The Twin Effect: Getting Pregnant After Birth Control Pills

Birth Control Pills and Twins
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You may have heard about the "twin effect," a correlation between taking birth control pills and twinning. It is theorized that if you conceive shortly after you stop using birth control pills, your chances of having twins increases. While using birth control pills, ovulation is suppressed. When they're discontinued, it's thought that the ovaries may rebound and superovulate, releasing more than one egg in a cycle and increasing the opportunity to conceive dizygotic or fraternal twins.

The Connection Between Twinning and Birth Control Pills 

This concept is primarily based on a 1977 study published in the New England Journal of Medicine that showed women who got pregnant shortly after stopping oral contraceptives were twice as likely to have twins. These twins were generally dizygotic (fraternal), rather than monozygotic (identical).

Dizygotic twins form when two separate eggs are fertilized by two separate sperm, supporting the idea that the ovaries were releasing multiple eggs in response to stopping contraceptive pills. According to the study, after being off the pill for several months, ovulation should return to a normal pattern of one egg per month, and the chances of twins are reduced to normal levels.

The Research Is Mixed

The "twin effect' hasn't been researched a whole lot since that 1977 study in the New England Journal of Medicine, and what little research there is has been mixed.

 One 1989 study even concluded that getting pregnant within a year after taking oral contraceptives slightly increases your chances of monozygotic (identical) twins. Yet another large study in 1987 showed no association between twins and taking oral contraceptives.

Anecdotally, many moms of twins cite getting pregnant shortly after stopping birth control pills as the reason they became pregnant with twins.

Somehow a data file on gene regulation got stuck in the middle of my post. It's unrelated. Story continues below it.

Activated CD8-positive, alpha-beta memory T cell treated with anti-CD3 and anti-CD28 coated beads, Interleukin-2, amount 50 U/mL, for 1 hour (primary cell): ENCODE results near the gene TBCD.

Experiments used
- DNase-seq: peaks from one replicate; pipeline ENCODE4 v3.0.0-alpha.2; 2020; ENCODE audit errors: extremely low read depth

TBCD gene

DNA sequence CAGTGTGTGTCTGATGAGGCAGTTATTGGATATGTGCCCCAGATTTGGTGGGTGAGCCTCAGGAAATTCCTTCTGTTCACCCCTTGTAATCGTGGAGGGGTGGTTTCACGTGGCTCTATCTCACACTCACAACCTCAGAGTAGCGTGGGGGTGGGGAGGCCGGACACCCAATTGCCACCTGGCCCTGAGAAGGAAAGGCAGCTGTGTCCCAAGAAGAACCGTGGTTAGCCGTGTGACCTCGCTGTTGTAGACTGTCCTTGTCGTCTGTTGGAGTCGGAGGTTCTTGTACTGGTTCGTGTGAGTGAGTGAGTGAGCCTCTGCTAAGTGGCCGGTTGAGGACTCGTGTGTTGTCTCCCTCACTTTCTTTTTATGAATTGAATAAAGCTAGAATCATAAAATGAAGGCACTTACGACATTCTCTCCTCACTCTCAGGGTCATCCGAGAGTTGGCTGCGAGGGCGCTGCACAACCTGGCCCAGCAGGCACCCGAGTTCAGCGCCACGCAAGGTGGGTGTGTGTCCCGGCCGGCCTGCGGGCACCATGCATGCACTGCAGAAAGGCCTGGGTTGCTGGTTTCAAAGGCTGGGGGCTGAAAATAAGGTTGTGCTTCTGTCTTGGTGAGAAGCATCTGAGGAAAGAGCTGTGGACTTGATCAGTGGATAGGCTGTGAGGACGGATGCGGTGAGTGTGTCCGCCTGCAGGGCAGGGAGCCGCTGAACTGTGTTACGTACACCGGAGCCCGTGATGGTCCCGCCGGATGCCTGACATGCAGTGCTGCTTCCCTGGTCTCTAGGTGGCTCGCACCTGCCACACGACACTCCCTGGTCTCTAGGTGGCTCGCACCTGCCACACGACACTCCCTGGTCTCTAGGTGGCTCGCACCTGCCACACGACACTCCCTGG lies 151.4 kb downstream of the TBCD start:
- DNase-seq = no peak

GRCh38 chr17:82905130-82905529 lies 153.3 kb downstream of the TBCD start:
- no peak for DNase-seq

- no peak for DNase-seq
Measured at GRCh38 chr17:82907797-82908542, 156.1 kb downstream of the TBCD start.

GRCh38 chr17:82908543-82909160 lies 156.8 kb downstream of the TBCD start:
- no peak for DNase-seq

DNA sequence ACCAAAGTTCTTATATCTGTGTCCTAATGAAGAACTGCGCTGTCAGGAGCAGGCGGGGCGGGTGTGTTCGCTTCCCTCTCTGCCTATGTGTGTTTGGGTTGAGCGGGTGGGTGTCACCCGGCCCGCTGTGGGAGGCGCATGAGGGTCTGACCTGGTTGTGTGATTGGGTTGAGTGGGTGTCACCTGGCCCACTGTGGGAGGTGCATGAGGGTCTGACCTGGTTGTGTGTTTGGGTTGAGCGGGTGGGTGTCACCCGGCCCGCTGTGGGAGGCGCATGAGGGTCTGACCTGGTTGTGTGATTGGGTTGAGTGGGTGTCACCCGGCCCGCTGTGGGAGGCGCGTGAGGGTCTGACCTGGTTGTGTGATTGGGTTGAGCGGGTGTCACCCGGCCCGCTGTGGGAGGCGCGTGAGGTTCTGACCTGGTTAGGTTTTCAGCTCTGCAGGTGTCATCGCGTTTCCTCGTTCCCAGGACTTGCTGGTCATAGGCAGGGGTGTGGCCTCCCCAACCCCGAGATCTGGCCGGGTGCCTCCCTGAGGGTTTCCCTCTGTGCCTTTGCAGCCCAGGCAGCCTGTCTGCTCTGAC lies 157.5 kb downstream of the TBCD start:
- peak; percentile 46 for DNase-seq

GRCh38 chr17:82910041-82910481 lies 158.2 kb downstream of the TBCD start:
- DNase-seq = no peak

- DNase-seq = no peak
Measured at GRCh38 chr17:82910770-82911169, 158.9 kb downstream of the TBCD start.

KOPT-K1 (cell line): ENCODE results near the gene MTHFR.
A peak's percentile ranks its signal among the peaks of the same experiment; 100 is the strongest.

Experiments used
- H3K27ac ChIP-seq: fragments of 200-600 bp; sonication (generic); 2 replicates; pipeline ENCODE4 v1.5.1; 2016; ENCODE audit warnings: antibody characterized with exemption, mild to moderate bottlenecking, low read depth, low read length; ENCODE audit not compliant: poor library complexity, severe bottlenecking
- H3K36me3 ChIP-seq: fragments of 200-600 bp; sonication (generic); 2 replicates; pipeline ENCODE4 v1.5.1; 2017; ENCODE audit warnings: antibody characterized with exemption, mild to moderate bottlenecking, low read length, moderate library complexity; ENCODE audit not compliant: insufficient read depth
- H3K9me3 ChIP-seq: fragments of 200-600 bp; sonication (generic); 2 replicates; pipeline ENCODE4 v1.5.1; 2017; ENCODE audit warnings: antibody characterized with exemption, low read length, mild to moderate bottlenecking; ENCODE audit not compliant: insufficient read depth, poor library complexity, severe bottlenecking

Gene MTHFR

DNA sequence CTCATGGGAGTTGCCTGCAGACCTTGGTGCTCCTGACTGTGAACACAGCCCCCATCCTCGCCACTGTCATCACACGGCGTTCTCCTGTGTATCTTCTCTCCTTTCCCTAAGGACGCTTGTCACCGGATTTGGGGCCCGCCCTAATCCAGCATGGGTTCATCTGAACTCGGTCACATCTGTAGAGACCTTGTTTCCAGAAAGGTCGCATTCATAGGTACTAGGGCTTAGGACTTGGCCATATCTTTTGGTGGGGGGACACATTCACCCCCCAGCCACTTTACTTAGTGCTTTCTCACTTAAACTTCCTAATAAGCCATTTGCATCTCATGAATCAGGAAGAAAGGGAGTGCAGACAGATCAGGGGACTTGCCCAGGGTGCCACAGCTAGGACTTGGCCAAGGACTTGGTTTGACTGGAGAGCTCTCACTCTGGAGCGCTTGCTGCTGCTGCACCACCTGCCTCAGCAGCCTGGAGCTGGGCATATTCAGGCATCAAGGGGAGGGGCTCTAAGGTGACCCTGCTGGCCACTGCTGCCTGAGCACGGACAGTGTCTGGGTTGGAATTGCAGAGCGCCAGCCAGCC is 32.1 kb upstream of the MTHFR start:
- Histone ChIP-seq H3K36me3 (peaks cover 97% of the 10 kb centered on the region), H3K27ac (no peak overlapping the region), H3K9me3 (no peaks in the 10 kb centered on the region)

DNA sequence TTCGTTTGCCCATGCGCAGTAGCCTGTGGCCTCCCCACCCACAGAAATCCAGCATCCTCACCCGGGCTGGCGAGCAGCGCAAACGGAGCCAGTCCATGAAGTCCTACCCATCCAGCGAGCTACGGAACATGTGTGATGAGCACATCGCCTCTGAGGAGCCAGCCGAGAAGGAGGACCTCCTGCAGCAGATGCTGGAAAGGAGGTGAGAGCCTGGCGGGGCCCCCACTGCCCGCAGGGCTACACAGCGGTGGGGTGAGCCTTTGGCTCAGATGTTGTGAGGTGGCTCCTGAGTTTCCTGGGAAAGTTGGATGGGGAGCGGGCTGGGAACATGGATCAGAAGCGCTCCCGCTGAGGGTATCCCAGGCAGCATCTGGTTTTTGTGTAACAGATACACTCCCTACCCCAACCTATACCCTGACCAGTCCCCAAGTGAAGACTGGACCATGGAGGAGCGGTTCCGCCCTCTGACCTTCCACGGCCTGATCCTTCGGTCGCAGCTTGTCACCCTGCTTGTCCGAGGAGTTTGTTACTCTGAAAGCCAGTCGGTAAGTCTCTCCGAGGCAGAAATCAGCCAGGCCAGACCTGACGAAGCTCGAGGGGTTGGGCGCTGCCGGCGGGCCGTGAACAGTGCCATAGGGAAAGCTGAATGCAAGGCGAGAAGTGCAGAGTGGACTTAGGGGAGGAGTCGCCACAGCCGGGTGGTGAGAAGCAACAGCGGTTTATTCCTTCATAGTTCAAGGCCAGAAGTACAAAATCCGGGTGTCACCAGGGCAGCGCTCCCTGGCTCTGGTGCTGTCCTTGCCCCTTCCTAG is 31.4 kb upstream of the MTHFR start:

Other Causes of Fraternal Twins

There are many potential reasons why you may get pregnant with fraternal twins, including:

  • Genetics: Some women may hyper ovulate regularly and there seems to be a gene, or possibly multiple genes, that causes them to do so. Although both men and women carry the gene, only women ovulate, so a woman with the gene who hyper ovulates may have fraternal twins. A man with the gene wouldn’t be more likely to have twins, but he may pass the trait to his daughter, and maybe she’d be a candidate to have twins. Simply put, a woman can inherit the trait to produce more than one egg from her mother or her father or from both parents.
  • Family history: Women who have conceived and borne several children already may be more likely to have twins. While the previous pregnancies don’t cause hyperovulation or cause twins, it’s possible that the mother’s womb is just more hospitable to sustaining a twin pregnancy. 
  • Maternal age: As a woman grows older, she is more likely to produce more than one egg at a time. This might be the body’s accelerated attempt to reproduce before time runs out. Women over the age of 30 are more likely to have twins, and the rate increases even more after the age of 35. 
  • Height and body mass index (BMI): Taller women have a higher than average rate of twin pregnancies. The reasons aren’t particularly specific, but perhaps it's because increased height is associated with better nutrition, or the additional height provides more room in the womb, making a multiple pregnancy more likely to thrive. Women with a BMI of 30 or above are more likely than average to have twins, while women with a BMI of less than 20 are less likely.
  • Race: Women of African descent produce a higher number of twins than women of Asian descent.
  • Smoking: If you smoke, you may have a higher risk of having twins, but studies are limited on this correlation.


    Campbell D, Thompson B, Pritchard C, Samphier M. Does the Use of Oral Contraception Depress DZ Twinning Rates? Acta geneticae medicae et gemellologiae: twin research. 1987;36(3):409-415. doi:10.1017/S0001566000006176.

    Hoekstra C, Zhao ZZ, Lambalk CB, et al. Dizygotic TwinningHuman Reproduction Update. January 1, 2008;14(1):37–47. doi:10.1093/humupd/dmm036.

    Murphy MF, Campbell MJ, Bone M. Is There an Increased Risk of Twinning After Discontinuation of the Oral Contraceptive Pill?  Journal of Epidemiology and Community Health. 1989;43(3):275-279.

    Rothman K. Fetal Loss, Twinning and Birth Weight after Oral-Contraceptive UseNEJM, September 1, 1977;297:468-471. doi:10.1056/NEJM197709012970903.